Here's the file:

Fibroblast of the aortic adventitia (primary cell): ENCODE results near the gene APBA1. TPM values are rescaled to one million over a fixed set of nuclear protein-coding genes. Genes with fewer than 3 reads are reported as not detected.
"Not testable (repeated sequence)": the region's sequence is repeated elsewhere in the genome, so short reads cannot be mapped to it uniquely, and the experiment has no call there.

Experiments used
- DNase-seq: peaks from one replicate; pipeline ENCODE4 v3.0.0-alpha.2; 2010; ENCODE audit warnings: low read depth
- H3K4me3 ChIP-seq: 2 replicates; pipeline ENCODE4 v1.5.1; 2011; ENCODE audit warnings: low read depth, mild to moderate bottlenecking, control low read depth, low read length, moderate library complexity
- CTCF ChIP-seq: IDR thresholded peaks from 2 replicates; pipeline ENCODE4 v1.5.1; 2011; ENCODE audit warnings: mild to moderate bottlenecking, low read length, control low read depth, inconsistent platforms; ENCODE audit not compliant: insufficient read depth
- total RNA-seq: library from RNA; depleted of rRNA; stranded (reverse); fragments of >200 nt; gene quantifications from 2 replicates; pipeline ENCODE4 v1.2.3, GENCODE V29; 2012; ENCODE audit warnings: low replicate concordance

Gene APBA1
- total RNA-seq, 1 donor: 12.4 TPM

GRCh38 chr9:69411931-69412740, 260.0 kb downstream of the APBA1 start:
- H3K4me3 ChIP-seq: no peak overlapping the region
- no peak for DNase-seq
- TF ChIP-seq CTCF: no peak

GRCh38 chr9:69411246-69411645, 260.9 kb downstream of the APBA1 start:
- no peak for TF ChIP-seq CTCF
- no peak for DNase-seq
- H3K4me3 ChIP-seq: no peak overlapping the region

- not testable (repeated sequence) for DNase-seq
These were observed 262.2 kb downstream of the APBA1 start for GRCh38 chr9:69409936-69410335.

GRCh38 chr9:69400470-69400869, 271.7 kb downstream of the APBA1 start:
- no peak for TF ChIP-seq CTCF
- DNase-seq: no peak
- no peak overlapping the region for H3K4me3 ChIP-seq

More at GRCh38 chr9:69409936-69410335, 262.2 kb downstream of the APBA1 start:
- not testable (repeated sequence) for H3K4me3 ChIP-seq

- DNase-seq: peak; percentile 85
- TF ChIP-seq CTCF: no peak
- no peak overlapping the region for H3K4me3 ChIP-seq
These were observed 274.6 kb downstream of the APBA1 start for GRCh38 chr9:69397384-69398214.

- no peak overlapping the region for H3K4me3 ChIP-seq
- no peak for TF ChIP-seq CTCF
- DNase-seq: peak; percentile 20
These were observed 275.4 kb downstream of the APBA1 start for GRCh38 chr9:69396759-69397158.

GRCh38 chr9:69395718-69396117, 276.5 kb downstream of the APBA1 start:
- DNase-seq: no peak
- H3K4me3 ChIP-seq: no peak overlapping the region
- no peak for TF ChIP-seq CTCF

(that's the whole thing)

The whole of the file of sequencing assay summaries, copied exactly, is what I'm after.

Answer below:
Fibroblast of the aortic adventitia (primary cell): ENCODE results near the gene APBA1. TPM values are rescaled to one million over a fixed set of nuclear protein-coding genes. Genes with fewer than 3 reads are reported as not detected.
"Not testable (repeated sequence)": the region's sequence is repeated elsewhere in the genome, so short reads cannot be mapped to it uniquely, and the experiment has no call there.

Experiments used
- DNase-seq: peaks from one replicate; pipeline ENCODE4 v3.0.0-alpha.2; 2010; ENCODE audit warnings: low read depth
- H3K4me3 ChIP-seq: 2 replicates; pipeline ENCODE4 v1.5.1; 2011; ENCODE audit warnings: low read depth, mild to moderate bottlenecking, control low read depth, low read length, moderate library complexity
- CTCF ChIP-seq: IDR thresholded peaks from 2 replicates; pipeline ENCODE4 v1.5.1; 2011; ENCODE audit warnings: mild to moderate bottlenecking, low read length, control low read depth, inconsistent platforms; ENCODE audit not compliant: insufficient read depth
- total RNA-seq: library from RNA; depleted of rRNA; stranded (reverse); fragments of >200 nt; gene quantifications from 2 replicates; pipeline ENCODE4 v1.2.3, GENCODE V29; 2012; ENCODE audit warnings: low replicate concordance

Gene APBA1
- total RNA-seq, 1 donor: 12.4 TPM

GRCh38 chr9:69411931-69412740, 260.0 kb downstream of the APBA1 start:
- H3K4me3 ChIP-seq: no peak overlapping the region
- no peak for DNase-seq
- TF ChIP-seq CTCF: no peak

GRCh38 chr9:69411246-69411645, 260.9 kb downstream of the APBA1 start:
- no peak for TF ChIP-seq CTCF
- no peak for DNase-seq
- H3K4me3 ChIP-seq: no peak overlapping the region

- not testable (repeated sequence) for DNase-seq
These were observed 262.2 kb downstream of the APBA1 start for GRCh38 chr9:69409936-69410335.

GRCh38 chr9:69400470-69400869, 271.7 kb downstream of the APBA1 start:
- no peak for TF ChIP-seq CTCF
- DNase-seq: no peak
- no peak overlapping the region for H3K4me3 ChIP-seq

More at GRCh38 chr9:69409936-69410335, 262.2 kb downstream of the APBA1 start:
- not testable (repeated sequence) for H3K4me3 ChIP-seq

- DNase-seq: peak; percentile 85
- TF ChIP-seq CTCF: no peak
- no peak overlapping the region for H3K4me3 ChIP-seq
These were observed 274.6 kb downstream of the APBA1 start for GRCh38 chr9:69397384-69398214.

- no peak overlapping the region for H3K4me3 ChIP-seq
- no peak for TF ChIP-seq CTCF
- DNase-seq: peak; percentile 20
These were observed 275.4 kb downstream of the APBA1 start for GRCh38 chr9:69396759-69397158.

GRCh38 chr9:69395718-69396117, 276.5 kb downstream of the APBA1 start:
- DNase-seq: no peak
- H3K4me3 ChIP-seq: no peak overlapping the region
- no peak for TF ChIP-seq CTCF